Feelings of humbleness and pride are at the forefront of Kenny Dalglish's mind on the eve of his name being immortalised at Anfield.
Friday will see the stadium’s Centenary Stand officially renamed the Kenny Dalglish Stand in commemoration of the King’s immense contribution to the club, both on and off the pitch, throughout his 40-year association with the Reds.
Liverpool’s home game against Manchester United on Saturday will be preceded by a special unveiling ceremony, with a mosaic to be displayed by fans in the newly-renamed tribune shortly before kick-off.
Prior to that, Liverpoolfc.com sat down with Dalglish to discuss the honour of seeing his name indelibly linked to Anfield, the venue that played host to many of his countless achievements as a player and manager.
“The first feeling you get is you feel a wee bit humbled,” he said.
“We’re tremendously proud when we see our name up there on the stand. There’s plenty of candidates that could’ve been up there and it’s fantastic for us as a family that our name is up there.*
“As I say, when you look at it you’re a wee bit embarrassed, but obviously immensely proud.”
Watch: The King on the Kenny Dalglish Stand and his Anfield connection
August marked the 40th anniversary of Dalglish moving to Merseyside from Glasgow, to Liverpool from his boyhood team Celtic, and he was asked to reflect on his lasting relationship with the club and the region.
“We came here in 1977 so for us it was a big move, coming from Glasgow. If I’d had the choice of where I wanted to play, it would’ve been here,” the Scot recalled.
“I came down here when I was 15 and stayed for a fortnight. Shanks asked us to sign then, but I was a wee bit young to leave home, I thought, so I was very fortunate to be asked to come back again when I was 26 and play for the club. For me, it was a perfect place to play.*
“Everybody helped each other, there was never any big-time Charlies in the dressing room, everybody was on an even keel and everybody got treated exactly the same.*
“So for us it was a fantastically run football club, and all we had to do was go and play. We had the easy part, and probably the most enjoyable part as well.
“For us, it was tremendously helpful to play here [at Anfield]. I think everybody who supports Liverpool can be immensely proud of the stadium they have here now.*
“The new stand sits as a fantastic tribute to the owners, who have developed this and built this, and I think it just adds to the history and tradition of Anfield. For us to have stayed here is fantastic.”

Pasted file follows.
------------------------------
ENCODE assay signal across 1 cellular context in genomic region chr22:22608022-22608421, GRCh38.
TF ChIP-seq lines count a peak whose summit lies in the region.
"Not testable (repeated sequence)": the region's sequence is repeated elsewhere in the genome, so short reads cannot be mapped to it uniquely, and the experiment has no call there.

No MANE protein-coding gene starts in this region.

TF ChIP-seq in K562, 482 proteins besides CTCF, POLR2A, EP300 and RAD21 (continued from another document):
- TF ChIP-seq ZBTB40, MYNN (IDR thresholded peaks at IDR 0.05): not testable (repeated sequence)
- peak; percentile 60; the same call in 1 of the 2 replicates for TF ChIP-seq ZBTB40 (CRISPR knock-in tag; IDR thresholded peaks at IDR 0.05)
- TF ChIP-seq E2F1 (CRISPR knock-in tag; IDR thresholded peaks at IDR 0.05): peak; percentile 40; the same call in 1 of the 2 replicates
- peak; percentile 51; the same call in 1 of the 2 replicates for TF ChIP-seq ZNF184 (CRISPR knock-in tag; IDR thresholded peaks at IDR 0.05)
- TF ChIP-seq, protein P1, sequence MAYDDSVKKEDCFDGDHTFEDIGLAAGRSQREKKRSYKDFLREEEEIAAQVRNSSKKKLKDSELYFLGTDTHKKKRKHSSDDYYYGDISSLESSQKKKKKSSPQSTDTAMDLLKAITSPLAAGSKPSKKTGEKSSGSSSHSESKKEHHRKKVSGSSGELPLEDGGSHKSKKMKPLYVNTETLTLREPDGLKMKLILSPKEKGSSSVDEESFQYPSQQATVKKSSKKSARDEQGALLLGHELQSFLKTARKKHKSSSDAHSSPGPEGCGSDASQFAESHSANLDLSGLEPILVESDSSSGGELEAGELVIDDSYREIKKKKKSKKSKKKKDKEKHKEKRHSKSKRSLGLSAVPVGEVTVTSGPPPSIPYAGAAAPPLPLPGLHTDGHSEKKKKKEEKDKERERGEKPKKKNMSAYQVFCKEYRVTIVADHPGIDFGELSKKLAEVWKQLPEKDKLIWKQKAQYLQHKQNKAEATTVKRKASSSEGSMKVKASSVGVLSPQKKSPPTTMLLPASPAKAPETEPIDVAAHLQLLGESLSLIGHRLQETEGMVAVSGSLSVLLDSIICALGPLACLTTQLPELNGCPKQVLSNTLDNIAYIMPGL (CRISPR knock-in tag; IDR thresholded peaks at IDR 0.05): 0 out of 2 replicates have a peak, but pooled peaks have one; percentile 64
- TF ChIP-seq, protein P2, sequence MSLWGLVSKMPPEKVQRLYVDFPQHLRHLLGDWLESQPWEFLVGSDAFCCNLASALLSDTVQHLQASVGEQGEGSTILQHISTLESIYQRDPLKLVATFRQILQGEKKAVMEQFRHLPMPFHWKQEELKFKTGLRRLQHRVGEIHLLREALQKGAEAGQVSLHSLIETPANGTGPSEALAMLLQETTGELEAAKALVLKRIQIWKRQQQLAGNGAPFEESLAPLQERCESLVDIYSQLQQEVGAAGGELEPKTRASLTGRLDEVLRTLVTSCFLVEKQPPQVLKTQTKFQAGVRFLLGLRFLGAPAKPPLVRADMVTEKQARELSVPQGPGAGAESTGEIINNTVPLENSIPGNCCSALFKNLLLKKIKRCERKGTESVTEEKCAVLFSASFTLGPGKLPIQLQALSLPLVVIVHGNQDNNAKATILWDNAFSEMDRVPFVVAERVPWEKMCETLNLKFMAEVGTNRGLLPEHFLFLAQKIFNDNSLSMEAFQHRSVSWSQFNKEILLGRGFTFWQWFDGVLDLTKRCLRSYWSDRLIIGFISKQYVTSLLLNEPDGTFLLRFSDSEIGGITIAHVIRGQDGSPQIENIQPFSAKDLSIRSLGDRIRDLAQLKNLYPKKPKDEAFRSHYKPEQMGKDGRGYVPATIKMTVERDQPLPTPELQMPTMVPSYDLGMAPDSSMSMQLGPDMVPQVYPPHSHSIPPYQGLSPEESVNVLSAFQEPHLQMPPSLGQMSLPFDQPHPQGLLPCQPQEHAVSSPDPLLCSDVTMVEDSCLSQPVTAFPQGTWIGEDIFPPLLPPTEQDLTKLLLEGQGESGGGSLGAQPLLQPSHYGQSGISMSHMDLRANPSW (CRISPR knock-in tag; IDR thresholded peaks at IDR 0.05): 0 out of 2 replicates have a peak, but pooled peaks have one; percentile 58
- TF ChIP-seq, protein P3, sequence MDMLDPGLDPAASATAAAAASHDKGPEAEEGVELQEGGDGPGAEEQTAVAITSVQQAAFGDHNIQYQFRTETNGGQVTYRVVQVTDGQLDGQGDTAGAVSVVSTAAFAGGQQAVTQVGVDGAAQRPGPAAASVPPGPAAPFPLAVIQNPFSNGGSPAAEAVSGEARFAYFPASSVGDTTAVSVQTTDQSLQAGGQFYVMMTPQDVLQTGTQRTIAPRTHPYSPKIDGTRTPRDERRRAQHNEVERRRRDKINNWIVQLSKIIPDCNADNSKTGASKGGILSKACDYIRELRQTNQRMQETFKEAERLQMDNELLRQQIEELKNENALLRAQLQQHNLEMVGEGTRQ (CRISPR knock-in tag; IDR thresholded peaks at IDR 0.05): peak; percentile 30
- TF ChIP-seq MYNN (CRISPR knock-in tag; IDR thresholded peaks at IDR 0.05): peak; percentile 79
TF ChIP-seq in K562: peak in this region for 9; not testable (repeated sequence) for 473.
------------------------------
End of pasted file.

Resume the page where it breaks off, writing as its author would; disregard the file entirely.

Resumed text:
Of course, the renaming of the Centenary Stand is the latest in a long line of changes Anfield has undergone since Dalglish first joined Liverpool, but he believes the ground still retains its special aura.
“Well, I just walked up this morning and I’ve been in the [Main] Stand before, but the views you get from the back are fantastic. If the game’s not going too well you can always pop out on the concourse at the back and have a look at the view!” Dalglish smiled.
“I think it was a great decision to stay here. As a football club, it is what it is because of the many components that go into making a football club and this club is a special place because of that.”

Dalglish’s bond with Liverpool’s fans has long been unbreakable, and the 66-year-old feels that synergy between all involved with the club can lead to glory under Jürgen Klopp.
He continued: “I think it’s important to have a connection with everybody that comes to support you.*
“I don’t think you can get 100 per cent support from everyone, I’m sure somebody will disagree with something you did on the pitch, but as I say, the supporters are very important to this football club and I think that’s why staying here made it even more important.*
“I think if everybody within the football club sticks to the roles they have - players stick to playing, the manager sticks to managing and coaching, the owners stick to being supportive financially and the people who come and watch, they do their job by helping us out as they have many times in the past - we’ve got every chance of being successful.”



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